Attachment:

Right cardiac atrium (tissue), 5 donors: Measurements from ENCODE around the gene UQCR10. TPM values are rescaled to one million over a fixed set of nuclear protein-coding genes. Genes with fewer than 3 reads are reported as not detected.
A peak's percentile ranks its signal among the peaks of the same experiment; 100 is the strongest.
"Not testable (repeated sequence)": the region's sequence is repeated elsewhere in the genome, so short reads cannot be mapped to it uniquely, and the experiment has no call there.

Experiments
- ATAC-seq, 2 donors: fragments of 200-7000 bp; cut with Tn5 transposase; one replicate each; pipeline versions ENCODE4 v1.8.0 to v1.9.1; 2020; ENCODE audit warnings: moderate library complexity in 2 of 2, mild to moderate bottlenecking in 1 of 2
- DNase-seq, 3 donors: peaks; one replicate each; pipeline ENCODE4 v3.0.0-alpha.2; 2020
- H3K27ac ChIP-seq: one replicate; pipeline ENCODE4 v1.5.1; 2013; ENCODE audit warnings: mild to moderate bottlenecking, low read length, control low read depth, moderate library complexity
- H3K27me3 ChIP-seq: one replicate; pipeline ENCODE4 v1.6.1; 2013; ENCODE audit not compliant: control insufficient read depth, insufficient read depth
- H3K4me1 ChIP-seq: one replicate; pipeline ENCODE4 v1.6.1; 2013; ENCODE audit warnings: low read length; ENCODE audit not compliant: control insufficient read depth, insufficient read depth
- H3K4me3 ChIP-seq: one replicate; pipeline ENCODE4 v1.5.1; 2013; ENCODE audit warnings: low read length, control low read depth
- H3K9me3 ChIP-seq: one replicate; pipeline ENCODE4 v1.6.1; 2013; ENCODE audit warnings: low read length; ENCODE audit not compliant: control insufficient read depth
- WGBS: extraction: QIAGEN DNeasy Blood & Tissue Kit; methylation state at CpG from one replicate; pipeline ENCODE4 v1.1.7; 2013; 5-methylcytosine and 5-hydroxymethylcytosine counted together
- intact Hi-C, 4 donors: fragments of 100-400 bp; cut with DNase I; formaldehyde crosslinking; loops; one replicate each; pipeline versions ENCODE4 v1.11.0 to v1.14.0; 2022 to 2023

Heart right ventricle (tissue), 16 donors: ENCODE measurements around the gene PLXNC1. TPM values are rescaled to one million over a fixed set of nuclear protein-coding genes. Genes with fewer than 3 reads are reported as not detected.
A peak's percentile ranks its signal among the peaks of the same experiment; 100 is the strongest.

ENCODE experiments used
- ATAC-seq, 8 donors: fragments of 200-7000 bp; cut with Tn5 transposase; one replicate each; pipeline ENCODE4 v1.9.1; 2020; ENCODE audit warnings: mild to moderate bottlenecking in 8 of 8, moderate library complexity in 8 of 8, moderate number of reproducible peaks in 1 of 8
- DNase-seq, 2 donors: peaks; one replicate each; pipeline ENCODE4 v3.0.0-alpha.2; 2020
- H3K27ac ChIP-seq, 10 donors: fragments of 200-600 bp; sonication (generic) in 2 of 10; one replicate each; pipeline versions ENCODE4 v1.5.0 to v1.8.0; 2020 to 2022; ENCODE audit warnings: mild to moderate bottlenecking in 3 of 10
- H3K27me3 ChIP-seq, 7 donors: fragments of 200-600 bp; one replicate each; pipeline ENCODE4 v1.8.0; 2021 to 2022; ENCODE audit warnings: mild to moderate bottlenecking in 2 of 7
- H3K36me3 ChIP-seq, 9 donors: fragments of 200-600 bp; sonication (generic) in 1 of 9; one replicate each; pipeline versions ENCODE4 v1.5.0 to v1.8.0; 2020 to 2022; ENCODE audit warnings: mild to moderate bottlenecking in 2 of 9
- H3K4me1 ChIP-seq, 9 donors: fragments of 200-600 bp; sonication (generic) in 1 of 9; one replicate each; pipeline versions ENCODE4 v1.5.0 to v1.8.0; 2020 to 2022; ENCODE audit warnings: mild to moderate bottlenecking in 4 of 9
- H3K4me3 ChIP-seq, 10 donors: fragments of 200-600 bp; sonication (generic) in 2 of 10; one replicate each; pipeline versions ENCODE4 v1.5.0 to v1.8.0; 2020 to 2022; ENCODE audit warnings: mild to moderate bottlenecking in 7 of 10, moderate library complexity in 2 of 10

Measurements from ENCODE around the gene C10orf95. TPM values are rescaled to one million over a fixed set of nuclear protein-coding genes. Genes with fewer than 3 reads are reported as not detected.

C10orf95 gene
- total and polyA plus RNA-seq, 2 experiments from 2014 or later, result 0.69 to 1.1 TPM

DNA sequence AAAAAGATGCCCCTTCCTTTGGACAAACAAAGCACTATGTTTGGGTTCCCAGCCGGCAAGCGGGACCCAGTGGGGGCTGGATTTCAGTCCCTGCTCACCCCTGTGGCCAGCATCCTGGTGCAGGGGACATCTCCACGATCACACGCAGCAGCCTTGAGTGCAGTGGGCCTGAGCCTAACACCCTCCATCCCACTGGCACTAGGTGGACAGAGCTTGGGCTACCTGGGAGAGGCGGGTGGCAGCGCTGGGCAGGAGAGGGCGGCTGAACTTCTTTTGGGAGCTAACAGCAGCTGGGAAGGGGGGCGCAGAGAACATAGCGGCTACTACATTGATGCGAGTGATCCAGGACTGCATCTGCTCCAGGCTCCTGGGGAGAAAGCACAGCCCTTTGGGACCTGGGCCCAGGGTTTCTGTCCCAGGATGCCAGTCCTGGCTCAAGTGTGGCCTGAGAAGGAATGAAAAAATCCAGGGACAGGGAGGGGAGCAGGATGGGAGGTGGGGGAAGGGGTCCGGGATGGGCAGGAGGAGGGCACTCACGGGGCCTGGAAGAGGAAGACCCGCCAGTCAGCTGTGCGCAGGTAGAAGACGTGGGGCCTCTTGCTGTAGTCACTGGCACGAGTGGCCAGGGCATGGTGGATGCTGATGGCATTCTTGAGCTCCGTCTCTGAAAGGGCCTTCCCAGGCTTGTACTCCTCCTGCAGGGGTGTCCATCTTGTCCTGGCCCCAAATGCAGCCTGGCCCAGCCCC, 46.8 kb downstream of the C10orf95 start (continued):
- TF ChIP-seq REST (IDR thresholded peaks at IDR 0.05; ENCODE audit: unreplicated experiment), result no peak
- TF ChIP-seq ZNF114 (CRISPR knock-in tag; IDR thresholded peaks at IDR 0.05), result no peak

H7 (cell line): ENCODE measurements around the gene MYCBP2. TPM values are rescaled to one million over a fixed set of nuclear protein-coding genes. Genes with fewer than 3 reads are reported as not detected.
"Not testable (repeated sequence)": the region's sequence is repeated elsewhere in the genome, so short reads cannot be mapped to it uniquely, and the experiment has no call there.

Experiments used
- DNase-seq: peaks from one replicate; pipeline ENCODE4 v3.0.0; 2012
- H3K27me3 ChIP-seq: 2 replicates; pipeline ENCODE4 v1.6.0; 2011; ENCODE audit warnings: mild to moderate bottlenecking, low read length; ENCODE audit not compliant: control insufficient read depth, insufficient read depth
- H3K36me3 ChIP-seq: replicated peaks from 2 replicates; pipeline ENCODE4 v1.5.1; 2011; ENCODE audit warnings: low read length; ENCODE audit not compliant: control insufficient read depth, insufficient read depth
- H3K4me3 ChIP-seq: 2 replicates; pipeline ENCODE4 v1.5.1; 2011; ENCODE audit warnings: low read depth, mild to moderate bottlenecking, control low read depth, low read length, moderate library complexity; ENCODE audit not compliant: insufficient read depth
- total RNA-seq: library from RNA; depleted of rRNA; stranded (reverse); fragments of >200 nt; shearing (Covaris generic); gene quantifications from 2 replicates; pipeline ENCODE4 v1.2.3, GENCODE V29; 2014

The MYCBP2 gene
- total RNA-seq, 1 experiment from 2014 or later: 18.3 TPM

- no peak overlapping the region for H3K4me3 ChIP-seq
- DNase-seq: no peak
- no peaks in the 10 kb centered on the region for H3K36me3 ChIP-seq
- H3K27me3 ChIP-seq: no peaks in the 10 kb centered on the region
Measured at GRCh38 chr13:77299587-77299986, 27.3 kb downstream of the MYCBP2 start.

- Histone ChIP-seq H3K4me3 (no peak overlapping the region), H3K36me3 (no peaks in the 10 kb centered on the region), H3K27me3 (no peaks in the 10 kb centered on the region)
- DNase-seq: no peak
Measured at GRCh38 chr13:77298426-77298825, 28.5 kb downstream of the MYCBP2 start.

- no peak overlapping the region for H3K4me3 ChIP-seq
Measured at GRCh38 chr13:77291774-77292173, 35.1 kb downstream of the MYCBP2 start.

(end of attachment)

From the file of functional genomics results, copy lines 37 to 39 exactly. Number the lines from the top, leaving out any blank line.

- total RNA-seq: library from RNA; depleted of rRNA; stranded (reverse); fragments of >200 nt; shearing (Covaris generic); gene quantifications from 2 replicates; pipeline ENCODE4 v1.2.3, GENCODE V29; 2014

The MYCBP2 gene
- total RNA-seq, 1 experiment from 2014 or later: 18.3 TPM